Pipe Express: fast installation through groundwater
Herrenknecht’s newly developed semi-trenchless method for pipeline installation has completed its third successful mission. South of Stockholm, using Pipe Express, Züblin Scandinavia AB installed a water pipeline more than a kilometre in length within 12 days. Groundwater lowering was not required despite a water level just below the terrain’s surface. Compared to conventional open cut construction the method has significantly less impact on the environment, while simultaneously minimizing costs.
Groundwater lowering not necessary
The benefits were obvious to Mats Ohlsson, project manager of client Stockholm Vatten: “For open-cut construction we would have needed sheet piles and we would have had to lower the groundwater.” The Pipe Express method from Herrenknecht, however, requires no lowering of the groundwater. The construction company made the most of this enormous budget and time advantage. It used Pipe Express for the laying of a 1,036-metre-long section of a 48-inch water pipeline near Huddinge, some 10 kilometres south of Stockholm. After drilling started on February 22, on March 5, 2015 the destination had already been reached. In the most productive 12-hour shift, 221 metres of pipeline disappeared into the ground; the average construction performance was 0.7 metres per minute. About 60 percent of the construction time was taken up just with welding and coating the up to 224-metrelong steel pipe strings.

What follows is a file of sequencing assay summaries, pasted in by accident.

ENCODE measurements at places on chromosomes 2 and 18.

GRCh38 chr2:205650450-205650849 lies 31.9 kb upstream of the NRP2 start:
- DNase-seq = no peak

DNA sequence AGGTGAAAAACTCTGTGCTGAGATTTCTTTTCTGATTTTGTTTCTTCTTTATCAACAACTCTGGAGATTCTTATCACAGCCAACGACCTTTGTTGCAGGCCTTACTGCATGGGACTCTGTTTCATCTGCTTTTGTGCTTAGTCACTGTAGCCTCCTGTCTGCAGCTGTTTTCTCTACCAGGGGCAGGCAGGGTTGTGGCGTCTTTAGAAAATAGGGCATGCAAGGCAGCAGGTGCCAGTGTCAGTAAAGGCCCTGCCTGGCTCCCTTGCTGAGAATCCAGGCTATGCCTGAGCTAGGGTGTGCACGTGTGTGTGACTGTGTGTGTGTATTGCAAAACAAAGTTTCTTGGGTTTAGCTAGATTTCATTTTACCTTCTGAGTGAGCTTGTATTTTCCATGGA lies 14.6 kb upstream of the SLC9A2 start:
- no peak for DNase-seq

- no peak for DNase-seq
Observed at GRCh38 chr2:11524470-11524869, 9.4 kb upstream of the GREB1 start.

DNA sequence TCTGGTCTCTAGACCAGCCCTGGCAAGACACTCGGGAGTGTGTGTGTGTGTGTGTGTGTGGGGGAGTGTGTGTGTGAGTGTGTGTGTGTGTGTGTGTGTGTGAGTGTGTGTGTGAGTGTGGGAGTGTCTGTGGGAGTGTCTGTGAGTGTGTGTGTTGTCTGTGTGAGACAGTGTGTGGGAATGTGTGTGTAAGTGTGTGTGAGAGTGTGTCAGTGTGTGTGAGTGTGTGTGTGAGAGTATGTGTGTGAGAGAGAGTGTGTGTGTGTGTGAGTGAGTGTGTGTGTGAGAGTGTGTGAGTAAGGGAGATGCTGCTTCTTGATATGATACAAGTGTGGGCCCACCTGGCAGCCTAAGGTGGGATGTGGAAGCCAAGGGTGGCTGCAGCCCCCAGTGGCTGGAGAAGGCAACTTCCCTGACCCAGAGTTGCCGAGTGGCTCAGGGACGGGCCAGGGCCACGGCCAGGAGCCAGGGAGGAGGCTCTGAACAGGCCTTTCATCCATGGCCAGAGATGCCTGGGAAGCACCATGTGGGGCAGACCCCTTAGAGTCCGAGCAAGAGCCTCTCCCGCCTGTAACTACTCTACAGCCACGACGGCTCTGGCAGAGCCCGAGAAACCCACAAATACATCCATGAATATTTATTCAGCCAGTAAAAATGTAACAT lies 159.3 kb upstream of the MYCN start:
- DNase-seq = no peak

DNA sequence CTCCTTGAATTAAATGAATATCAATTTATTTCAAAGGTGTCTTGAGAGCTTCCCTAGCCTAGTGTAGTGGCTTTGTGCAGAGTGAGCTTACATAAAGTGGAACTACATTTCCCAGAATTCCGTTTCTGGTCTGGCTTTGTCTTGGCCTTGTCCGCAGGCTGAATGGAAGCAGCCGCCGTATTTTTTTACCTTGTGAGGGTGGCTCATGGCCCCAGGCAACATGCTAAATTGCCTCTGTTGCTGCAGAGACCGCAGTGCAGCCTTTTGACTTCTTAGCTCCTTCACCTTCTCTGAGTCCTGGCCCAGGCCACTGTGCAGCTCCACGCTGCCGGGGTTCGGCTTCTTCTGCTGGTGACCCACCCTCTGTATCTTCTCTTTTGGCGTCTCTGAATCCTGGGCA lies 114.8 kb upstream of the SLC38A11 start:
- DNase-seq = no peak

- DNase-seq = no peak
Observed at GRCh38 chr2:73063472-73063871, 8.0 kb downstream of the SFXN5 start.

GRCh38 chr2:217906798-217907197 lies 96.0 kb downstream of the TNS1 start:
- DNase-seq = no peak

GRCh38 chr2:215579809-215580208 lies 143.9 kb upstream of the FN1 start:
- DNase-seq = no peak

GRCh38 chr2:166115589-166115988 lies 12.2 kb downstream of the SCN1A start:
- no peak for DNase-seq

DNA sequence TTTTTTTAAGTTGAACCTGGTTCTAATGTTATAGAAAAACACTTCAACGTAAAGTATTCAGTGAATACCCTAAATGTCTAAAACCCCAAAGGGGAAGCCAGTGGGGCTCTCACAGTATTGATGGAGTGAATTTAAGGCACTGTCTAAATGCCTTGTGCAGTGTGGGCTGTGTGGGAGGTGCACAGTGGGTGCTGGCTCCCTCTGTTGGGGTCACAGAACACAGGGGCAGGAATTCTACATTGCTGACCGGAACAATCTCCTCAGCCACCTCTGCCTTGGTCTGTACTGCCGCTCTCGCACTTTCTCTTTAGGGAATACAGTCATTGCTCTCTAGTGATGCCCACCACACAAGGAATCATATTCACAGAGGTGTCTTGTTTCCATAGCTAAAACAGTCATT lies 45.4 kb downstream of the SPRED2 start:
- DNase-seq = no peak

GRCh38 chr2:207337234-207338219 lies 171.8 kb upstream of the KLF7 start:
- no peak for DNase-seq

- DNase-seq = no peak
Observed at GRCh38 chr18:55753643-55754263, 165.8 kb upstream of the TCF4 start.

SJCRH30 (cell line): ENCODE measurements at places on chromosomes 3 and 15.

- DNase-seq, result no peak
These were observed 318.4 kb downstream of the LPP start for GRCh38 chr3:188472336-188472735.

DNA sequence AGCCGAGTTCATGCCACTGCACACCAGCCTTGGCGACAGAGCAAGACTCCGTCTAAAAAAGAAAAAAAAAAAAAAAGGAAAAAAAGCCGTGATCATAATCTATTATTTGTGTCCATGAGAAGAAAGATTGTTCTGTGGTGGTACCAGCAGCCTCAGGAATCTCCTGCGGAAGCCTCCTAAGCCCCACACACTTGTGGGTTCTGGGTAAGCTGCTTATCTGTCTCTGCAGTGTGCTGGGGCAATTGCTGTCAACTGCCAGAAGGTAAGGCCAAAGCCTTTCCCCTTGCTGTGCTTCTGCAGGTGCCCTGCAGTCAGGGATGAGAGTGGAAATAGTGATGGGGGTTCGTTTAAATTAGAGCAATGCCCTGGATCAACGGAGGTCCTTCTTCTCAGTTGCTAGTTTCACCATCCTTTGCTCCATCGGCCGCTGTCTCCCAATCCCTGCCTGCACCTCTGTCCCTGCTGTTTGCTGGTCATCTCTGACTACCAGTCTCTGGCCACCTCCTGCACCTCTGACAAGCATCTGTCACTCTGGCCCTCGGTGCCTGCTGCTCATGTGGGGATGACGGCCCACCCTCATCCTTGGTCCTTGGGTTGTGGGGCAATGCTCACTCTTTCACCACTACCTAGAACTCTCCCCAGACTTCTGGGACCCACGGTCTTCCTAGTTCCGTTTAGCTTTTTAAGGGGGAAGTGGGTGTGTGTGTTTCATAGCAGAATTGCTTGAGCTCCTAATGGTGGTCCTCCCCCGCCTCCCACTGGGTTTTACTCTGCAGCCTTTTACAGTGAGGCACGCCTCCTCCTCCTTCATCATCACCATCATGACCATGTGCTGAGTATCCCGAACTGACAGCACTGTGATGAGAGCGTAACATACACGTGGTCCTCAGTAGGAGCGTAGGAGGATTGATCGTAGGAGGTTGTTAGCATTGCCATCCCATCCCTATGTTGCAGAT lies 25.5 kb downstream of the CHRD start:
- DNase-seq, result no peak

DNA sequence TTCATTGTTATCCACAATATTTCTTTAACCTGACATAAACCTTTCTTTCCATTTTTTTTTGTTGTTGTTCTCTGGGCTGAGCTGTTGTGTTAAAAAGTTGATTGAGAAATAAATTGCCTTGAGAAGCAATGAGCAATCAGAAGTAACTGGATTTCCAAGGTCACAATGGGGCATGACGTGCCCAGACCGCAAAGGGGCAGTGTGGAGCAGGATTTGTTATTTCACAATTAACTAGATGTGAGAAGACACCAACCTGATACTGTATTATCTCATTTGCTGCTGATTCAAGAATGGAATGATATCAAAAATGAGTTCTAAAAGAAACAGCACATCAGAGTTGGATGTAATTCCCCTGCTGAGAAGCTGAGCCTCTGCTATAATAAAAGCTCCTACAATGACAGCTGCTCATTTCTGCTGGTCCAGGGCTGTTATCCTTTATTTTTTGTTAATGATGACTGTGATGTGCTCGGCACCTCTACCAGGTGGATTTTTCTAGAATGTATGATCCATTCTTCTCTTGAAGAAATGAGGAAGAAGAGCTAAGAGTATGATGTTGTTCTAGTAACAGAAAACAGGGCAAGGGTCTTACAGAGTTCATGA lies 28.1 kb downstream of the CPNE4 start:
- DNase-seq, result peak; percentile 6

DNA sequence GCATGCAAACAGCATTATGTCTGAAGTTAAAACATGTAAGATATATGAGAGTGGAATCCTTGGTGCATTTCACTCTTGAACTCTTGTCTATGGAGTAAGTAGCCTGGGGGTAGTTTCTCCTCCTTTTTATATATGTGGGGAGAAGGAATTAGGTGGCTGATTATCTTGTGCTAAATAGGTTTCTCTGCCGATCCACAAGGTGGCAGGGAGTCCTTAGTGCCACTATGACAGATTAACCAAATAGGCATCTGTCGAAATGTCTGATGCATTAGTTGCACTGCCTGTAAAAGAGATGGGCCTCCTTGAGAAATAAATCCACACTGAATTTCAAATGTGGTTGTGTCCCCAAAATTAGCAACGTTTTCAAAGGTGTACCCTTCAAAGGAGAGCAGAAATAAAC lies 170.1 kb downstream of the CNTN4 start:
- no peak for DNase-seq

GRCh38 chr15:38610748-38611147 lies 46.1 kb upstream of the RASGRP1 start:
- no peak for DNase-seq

Michael Lubberger, senior product manager pipeline at Herrenknecht, is proud of the success in Sweden: “After the pilot project in the Netherlands and the subsequent deployment in Thailand, this is already our third drive with Pipe Express. We see strong potential for the new method on the pipeline market.” The keen interest of international specialists on the site confirms this view.
Setting new standards for installing pipelines
Pipe Express from Herrenknecht is a new, semi-trenchless near-surface pipeline installation method. In this method, a buggy with a trenching unit creates a narrow, approximately 40-centimetre-wide trench on the surface. Below it in the soil a boring machine is mounted that digs the actual tunnel with diameters of up to 1.5 metres and lays the pipeline at the same time. The excavated soil is brought to the surface by the trenching unit and backfilled in the trench again behind the machine, laborious finishing work is not required. The pushing force for both excavation unit and pipeline is provided by a Herrenknecht Pipe Thruster located at the starting position.
In contrast to the conventional construction method the corridors, including construction paths, are up to 70 percent narrower. Extensive earthworks, groundwater lowering, the ramming of sheet piles etc. are not necessary. Up to 2,000-metre-long pipelines with a diameter of 900 to 1,500 millimetres (36 to 60 inches) can thus be laid quickly and cost-efficiently.